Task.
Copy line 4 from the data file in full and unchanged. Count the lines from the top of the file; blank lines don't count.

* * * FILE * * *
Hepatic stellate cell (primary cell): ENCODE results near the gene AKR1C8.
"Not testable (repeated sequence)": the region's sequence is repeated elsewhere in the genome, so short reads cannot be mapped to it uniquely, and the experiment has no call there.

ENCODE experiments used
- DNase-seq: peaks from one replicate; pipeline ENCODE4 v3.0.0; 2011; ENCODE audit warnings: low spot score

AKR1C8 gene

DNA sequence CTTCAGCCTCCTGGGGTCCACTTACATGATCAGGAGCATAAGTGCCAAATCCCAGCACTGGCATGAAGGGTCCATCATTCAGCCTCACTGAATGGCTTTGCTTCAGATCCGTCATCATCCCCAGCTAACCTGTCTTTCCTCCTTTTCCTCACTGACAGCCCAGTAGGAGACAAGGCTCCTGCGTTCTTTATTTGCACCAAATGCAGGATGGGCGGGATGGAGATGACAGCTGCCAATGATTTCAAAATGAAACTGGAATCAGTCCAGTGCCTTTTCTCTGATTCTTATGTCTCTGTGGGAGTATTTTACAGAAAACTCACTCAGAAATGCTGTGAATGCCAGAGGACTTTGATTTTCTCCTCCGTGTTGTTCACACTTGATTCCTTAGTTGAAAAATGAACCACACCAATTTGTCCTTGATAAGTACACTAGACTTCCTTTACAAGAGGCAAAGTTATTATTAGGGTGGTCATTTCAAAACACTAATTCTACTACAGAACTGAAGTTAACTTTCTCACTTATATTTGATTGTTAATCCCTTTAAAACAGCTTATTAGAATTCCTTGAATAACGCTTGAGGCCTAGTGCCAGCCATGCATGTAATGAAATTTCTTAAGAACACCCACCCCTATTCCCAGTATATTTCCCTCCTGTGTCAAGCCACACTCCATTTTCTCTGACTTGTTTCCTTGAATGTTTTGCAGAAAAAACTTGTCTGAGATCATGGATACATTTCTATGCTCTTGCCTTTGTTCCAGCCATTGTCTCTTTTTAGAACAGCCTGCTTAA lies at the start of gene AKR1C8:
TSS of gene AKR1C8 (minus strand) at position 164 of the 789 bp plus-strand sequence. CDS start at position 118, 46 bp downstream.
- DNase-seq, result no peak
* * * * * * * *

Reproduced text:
- DNase-seq: peaks from one replicate; pipeline ENCODE4 v3.0.0; 2011; ENCODE audit warnings: low spot score